2012 Olympics: Lightning Bolt Strikes Twice on Day 13, Usain Joins the Immortals

Rob GillCorrespondent IAugust 9, 2012

LONDON, ENGLAND - AUGUST 09:  Usain Bolt of Jamaica celebrates after winning gold in the Men's 200m Final on Day 13 of the London 2012 Olympic Games at Olympic Stadium on August 9, 2012 in London, England.  (Photo by Clive Brunskill/Getty Images)
Clive Brunskill/Getty Images

Don’t call me the greatest until I’ve done the 100-meter and 200-meter double again, Usain Bolt told the media. Today we can call Bolt the greatest sprinter we have ever seen. Once again that brilliantly charismatic king of the track renders us hacks wordless, having exhausted our store of superlatives previously.

The sprinter is so dominant that when he doesn’t smash records or tear down previously unbreakable barriers, we almost feel cheated.  Bolt didn’t run sub 19 seconds—what an anti-climax! Never mind he has already broken the unbreakable and has stretched the boundaries of human endeavour. We want him to leave us with our mouths agape all of the time. Well, for the London Olympics, we will just have to make do with seeing a bit of history being made.

Once again they lined up. Bolt in lane seven, Yohan Blake in lane three. The rest were background extras.

Bolt in lane got off to a tremendous start in the 200-meters and it was practically game over for the rest after just 50 meters.  As he rounded the bend, we could see he was totally dominant. He hit the home straight, three meters in front of his only rival Yohan Blake.

The rest of the field were disappearing in his wake.They might as well have been still on the warm-up track or in the bleachers cheering. They would have had a better view than watching his back for 200 meters.

As his languid stride propelled him to immortality down the final 100 meters, on this occasion, at least he had an outrider for part of it. Blake strained every sinew to try and close the gap. At 150 meters, it was just Bolt versus the clock. Like in the 100-meter, Blake must have known you can’t catch lightning.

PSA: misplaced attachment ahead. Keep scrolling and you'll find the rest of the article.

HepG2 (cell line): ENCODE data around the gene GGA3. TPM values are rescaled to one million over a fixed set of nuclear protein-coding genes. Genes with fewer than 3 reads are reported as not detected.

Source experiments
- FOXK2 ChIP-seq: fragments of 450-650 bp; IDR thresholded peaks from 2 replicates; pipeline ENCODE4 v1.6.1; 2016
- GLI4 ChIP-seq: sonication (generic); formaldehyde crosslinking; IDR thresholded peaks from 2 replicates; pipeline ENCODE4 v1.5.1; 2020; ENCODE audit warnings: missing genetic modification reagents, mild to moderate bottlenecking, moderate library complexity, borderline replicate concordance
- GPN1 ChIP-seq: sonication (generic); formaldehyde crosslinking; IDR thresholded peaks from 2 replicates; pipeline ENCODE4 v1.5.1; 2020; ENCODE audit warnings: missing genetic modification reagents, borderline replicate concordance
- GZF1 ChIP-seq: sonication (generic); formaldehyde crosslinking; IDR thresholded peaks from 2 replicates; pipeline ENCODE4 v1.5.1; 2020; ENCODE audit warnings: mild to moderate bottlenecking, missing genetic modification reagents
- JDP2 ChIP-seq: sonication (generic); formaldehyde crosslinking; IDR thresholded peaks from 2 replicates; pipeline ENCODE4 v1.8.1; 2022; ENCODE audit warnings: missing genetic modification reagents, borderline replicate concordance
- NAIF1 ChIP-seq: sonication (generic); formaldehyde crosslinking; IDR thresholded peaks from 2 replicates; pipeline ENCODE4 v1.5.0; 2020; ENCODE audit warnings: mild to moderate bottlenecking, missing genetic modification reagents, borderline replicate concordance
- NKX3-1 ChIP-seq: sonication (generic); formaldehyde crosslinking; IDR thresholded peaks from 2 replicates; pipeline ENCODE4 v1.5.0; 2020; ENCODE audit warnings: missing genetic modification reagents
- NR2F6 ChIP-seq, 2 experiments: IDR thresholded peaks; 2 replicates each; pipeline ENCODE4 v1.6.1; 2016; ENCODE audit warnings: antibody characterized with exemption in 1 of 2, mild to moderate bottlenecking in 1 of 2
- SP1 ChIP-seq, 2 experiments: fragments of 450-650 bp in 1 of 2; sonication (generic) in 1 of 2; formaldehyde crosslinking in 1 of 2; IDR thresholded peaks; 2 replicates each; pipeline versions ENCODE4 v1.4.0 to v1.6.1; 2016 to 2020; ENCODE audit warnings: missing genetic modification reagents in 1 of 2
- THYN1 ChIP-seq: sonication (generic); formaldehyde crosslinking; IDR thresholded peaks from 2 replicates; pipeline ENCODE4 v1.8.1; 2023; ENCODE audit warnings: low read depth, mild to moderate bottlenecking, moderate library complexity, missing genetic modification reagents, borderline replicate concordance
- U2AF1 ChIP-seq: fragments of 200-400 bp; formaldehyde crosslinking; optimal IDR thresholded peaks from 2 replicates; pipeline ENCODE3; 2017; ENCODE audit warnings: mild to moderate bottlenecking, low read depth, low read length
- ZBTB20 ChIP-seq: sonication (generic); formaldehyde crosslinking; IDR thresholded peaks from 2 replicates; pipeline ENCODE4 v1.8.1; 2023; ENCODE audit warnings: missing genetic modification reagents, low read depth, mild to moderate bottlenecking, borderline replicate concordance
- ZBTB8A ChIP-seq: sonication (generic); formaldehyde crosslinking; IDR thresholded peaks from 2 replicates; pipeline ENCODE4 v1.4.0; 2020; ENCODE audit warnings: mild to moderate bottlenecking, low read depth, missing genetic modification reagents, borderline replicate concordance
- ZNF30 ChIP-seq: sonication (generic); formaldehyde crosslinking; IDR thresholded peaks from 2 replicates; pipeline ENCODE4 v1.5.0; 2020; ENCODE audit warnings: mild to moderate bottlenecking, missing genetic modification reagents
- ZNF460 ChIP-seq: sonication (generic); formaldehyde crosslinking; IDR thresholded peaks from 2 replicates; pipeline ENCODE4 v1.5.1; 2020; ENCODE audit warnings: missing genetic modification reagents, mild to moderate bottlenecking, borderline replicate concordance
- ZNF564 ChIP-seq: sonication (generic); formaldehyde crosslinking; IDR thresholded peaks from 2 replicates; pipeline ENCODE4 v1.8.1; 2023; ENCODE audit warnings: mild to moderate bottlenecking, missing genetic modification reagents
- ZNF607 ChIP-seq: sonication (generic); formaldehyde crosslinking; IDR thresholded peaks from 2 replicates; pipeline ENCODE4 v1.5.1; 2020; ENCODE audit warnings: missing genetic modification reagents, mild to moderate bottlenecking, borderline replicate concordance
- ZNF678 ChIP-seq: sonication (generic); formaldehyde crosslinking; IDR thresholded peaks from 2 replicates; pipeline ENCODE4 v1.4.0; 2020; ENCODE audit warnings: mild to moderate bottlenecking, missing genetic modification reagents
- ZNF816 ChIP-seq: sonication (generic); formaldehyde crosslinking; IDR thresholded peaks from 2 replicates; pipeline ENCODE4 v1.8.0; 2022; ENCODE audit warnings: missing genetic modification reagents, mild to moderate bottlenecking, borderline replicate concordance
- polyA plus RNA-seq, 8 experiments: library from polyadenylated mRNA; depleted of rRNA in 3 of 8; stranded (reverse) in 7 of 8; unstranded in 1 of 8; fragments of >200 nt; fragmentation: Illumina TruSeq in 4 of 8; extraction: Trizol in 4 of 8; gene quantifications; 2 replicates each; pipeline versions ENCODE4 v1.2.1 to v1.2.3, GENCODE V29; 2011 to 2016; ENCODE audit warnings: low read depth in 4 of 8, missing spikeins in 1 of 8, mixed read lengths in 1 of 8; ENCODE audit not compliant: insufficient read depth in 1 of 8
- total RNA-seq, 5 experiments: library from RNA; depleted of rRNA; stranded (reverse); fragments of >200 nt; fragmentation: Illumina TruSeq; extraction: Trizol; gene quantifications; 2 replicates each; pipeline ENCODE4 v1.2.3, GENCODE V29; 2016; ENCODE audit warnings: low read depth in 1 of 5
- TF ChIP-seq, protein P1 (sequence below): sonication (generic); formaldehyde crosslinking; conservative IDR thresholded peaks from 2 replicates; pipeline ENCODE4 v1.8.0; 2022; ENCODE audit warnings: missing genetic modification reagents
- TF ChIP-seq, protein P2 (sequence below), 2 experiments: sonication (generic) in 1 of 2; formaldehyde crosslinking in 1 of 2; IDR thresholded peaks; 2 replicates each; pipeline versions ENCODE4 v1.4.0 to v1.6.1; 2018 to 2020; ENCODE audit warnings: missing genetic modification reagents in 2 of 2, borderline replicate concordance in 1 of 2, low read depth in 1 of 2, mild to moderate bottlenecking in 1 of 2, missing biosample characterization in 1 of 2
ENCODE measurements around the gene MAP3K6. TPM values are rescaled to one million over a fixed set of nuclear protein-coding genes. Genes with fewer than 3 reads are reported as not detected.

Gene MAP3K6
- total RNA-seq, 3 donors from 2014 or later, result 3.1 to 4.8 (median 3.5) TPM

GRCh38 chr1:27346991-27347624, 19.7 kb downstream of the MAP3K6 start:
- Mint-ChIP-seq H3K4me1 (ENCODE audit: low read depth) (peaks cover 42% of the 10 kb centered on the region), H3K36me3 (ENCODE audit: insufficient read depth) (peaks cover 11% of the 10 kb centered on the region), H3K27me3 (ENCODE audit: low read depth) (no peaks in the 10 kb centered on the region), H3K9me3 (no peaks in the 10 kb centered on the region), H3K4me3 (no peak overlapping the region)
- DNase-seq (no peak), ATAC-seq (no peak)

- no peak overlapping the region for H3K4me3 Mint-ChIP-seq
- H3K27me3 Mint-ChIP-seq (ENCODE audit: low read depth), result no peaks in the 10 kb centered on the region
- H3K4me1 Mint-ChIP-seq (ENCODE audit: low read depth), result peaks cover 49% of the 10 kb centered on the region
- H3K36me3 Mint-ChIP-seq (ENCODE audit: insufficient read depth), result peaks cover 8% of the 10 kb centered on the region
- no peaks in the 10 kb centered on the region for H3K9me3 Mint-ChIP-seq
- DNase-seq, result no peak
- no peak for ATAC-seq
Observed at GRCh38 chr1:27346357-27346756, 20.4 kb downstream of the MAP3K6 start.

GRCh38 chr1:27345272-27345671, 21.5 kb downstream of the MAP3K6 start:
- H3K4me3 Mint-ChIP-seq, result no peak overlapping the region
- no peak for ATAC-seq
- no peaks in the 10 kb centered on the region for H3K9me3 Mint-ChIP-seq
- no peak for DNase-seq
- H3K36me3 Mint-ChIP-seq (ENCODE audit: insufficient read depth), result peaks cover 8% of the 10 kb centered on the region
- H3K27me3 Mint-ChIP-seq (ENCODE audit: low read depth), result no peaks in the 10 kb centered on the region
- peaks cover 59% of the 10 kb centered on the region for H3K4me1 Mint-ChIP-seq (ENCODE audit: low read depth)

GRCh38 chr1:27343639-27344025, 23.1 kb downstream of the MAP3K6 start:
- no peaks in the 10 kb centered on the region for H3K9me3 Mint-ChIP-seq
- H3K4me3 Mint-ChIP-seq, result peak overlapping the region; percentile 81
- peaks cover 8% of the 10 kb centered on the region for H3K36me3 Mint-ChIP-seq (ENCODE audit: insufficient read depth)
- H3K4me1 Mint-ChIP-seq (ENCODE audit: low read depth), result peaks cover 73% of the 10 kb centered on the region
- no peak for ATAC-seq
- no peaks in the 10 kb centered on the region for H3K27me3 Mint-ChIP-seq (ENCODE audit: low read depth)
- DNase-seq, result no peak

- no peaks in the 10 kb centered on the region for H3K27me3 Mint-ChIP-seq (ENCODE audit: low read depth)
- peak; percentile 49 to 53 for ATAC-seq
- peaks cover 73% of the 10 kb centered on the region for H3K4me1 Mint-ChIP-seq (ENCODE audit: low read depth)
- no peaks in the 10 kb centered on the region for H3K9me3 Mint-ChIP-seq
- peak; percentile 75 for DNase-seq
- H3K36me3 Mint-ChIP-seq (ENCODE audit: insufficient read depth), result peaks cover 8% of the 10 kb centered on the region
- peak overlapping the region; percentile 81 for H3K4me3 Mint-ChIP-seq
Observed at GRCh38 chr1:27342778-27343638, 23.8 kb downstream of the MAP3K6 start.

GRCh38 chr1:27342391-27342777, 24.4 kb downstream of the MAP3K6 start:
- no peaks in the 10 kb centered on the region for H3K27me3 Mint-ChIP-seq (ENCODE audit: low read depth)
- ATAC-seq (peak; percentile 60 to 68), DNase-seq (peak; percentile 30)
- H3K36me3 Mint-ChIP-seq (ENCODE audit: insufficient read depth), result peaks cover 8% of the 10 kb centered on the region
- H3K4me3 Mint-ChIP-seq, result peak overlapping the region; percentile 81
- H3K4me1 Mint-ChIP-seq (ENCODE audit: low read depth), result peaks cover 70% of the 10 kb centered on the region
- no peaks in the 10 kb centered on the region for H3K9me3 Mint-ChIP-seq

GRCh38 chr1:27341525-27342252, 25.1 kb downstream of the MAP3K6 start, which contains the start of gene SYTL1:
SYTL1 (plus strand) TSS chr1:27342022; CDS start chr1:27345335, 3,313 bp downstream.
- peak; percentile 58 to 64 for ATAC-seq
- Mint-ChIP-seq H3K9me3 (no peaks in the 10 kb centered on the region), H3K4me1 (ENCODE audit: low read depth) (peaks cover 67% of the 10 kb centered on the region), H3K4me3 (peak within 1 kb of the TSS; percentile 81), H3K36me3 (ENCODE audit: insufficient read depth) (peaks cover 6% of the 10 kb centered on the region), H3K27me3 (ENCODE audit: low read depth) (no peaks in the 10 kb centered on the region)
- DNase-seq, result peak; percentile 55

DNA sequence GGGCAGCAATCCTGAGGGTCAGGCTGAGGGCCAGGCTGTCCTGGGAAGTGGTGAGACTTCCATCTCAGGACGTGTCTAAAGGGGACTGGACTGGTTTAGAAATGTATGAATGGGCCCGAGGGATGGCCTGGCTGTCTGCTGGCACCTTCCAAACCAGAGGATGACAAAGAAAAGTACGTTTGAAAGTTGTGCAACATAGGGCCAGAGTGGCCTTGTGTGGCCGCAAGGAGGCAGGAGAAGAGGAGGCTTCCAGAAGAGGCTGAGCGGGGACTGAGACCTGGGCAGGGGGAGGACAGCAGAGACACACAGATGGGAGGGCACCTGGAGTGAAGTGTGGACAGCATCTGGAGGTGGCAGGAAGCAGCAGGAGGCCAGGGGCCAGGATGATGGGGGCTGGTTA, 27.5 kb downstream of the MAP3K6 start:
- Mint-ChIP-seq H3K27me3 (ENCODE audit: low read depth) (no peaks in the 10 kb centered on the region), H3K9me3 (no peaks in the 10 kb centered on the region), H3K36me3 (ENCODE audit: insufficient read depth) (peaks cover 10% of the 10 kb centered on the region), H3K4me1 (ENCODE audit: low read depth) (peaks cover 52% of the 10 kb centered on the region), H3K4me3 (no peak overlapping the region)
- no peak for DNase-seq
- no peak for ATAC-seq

Bolt was able to celebrate a stride from home, placing his fingers to his lips—silencing the final few doubters. This was a celebration which probably cost him an Olympic record, as he eased slightly, to win in a time of 19:32 seconds. The time the great Michael Johnson had set in 1996—a time we thought would last 30 years or more—which we had set as our perfection point.  And somehow it felt anti-climatic. Blake took silver in 19:44. Another championship and he would have been the dominant sprinter. His time will come.

Warren Weir was strong enough to hold off the challenge of Wallace Spearmon to take bronze in 19:84, to give Jamaica a 1-2-3 and cement their total dominance of sprinting.

Bolt celebrated by dropping down and giving us 10 push-ups.

Records would have to wait for another day and some day those records Bolt has set will tumble and we will reassess what we thought was possible in terms of how fast man can run. We will watch his loping run with incredulous eyes. Sport scientists will scratch their head and draw up a new perfection point—the limit of human endeavour.